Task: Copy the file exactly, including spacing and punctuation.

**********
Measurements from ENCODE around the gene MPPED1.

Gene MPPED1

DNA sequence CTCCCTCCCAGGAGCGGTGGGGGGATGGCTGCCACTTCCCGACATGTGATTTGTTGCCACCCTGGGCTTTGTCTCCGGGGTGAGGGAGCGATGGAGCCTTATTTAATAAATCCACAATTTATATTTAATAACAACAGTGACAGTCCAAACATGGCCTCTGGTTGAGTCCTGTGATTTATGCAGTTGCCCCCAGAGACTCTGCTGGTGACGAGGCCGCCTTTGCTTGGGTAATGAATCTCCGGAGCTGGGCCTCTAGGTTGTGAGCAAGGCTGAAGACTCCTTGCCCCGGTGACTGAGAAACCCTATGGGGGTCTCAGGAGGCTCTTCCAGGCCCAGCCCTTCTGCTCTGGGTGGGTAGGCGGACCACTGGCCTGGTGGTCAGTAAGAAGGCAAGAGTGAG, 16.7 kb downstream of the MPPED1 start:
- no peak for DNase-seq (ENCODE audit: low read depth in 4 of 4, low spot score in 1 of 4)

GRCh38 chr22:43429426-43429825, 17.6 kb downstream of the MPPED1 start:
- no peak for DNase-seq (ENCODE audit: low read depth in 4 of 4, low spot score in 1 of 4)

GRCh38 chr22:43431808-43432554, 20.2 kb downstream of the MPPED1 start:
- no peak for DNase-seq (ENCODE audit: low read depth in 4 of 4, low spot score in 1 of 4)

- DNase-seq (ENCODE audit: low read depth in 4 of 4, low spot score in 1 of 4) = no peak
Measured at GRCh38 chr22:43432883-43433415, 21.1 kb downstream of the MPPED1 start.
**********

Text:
Measurements from ENCODE around the gene MPPED1.

Gene MPPED1

DNA sequence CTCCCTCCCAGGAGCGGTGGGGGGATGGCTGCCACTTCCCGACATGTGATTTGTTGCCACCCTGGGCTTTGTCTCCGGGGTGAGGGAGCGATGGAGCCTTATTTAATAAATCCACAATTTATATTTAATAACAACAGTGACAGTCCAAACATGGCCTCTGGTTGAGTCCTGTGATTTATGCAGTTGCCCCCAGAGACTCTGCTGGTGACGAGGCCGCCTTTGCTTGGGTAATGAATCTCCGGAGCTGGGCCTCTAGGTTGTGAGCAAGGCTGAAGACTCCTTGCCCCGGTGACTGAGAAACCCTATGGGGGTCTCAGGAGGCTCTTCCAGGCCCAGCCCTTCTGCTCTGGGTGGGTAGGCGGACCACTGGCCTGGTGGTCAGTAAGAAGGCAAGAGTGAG, 16.7 kb downstream of the MPPED1 start:
- no peak for DNase-seq (ENCODE audit: low read depth in 4 of 4, low spot score in 1 of 4)

GRCh38 chr22:43429426-43429825, 17.6 kb downstream of the MPPED1 start:
- no peak for DNase-seq (ENCODE audit: low read depth in 4 of 4, low spot score in 1 of 4)

GRCh38 chr22:43431808-43432554, 20.2 kb downstream of the MPPED1 start:
- no peak for DNase-seq (ENCODE audit: low read depth in 4 of 4, low spot score in 1 of 4)

- DNase-seq (ENCODE audit: low read depth in 4 of 4, low spot score in 1 of 4) = no peak
Measured at GRCh38 chr22:43432883-43433415, 21.1 kb downstream of the MPPED1 start.